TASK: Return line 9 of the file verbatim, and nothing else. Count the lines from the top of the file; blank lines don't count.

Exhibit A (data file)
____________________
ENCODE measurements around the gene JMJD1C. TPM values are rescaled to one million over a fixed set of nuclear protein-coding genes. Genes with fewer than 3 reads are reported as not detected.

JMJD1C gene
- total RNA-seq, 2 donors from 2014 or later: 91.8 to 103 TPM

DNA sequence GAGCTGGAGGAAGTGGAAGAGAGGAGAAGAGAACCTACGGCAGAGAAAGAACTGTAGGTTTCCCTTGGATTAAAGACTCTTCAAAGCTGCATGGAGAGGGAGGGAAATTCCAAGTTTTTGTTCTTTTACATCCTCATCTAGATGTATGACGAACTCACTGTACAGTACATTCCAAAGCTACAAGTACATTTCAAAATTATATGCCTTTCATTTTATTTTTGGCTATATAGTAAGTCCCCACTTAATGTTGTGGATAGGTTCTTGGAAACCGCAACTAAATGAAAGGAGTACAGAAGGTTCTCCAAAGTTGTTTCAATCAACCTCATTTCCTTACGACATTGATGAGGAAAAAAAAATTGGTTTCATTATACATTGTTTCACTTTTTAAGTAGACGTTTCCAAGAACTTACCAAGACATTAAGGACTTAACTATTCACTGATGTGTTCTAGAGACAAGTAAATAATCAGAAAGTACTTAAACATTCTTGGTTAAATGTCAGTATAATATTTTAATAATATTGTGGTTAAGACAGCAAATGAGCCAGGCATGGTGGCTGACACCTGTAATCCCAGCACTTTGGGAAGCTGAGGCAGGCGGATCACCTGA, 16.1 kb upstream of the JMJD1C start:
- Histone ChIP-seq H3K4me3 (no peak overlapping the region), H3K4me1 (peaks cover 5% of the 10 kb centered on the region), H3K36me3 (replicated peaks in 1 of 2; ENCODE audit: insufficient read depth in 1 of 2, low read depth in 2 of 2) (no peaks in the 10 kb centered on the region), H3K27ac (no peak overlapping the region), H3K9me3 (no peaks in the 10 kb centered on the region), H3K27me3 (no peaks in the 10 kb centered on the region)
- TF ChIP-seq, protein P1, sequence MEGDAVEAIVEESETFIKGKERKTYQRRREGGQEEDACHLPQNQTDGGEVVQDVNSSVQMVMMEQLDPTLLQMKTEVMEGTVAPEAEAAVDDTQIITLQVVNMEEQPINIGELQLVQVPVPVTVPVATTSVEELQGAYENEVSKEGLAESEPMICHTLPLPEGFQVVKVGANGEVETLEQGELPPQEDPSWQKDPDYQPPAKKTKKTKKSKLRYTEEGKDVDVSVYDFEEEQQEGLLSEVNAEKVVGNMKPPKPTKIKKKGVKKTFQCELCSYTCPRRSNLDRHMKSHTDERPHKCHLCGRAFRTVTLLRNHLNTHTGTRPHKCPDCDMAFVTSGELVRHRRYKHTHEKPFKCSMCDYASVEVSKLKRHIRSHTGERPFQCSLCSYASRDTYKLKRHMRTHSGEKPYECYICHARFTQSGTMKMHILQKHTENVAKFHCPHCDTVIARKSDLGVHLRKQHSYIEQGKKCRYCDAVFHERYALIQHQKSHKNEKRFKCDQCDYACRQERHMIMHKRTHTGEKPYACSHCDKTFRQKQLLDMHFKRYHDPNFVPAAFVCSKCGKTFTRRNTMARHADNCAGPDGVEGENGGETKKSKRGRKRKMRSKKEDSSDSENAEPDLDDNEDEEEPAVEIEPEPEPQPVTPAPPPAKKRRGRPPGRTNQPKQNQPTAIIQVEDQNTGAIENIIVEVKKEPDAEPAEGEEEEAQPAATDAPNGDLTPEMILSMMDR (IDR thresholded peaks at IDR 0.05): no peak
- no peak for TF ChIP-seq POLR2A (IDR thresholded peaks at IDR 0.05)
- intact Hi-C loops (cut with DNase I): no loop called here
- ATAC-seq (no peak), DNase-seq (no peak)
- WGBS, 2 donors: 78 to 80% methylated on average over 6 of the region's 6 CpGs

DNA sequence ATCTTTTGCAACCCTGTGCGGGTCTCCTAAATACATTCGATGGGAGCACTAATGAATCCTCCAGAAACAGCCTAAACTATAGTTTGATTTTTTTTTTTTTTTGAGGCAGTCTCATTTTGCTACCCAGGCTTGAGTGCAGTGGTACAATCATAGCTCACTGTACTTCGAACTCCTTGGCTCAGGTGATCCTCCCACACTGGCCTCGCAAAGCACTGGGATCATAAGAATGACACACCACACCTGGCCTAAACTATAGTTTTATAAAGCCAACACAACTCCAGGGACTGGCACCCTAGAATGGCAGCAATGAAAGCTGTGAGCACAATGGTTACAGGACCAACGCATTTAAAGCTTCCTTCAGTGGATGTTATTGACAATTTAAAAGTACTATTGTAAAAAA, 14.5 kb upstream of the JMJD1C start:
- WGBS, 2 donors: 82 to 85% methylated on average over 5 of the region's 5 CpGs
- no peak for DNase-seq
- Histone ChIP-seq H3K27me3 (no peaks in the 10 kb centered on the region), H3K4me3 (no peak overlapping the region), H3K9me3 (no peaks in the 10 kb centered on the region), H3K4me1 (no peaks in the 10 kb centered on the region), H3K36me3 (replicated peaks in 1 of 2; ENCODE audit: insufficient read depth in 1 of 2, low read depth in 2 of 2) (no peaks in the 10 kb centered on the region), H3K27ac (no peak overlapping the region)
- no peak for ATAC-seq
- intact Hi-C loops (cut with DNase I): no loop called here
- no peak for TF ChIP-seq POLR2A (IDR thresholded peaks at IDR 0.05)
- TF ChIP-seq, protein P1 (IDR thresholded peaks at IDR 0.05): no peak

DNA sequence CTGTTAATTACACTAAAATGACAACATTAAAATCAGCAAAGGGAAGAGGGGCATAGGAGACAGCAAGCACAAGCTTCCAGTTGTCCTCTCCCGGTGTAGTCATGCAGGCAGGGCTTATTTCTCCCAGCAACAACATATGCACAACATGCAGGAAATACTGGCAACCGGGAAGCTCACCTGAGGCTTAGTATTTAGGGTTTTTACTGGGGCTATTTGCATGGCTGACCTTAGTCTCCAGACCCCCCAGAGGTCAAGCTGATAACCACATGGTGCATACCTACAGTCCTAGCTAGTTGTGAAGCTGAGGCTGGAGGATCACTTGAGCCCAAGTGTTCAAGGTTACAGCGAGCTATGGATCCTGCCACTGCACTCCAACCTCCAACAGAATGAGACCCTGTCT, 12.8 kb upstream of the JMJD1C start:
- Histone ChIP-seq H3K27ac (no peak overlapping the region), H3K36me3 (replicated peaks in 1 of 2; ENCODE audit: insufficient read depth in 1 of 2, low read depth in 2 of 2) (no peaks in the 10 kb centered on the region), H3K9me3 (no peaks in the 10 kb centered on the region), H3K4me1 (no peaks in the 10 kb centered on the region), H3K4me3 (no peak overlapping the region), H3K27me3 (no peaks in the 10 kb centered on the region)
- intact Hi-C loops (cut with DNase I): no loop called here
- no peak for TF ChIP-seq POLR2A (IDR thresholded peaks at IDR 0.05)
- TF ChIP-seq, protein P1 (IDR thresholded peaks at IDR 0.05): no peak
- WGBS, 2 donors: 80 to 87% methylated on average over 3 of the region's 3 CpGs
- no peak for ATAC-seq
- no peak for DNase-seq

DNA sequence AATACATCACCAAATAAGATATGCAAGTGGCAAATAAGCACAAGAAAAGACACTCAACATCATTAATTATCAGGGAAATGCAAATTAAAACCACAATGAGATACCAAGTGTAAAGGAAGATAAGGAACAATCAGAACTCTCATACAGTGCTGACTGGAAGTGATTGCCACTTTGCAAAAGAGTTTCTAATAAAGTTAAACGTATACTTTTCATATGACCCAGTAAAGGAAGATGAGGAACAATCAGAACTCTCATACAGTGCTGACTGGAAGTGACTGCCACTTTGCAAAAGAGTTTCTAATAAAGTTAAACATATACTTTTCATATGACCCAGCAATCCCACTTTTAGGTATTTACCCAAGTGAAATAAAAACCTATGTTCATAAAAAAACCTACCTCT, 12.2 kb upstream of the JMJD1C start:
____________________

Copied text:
- ATAC-seq (no peak), DNase-seq (no peak)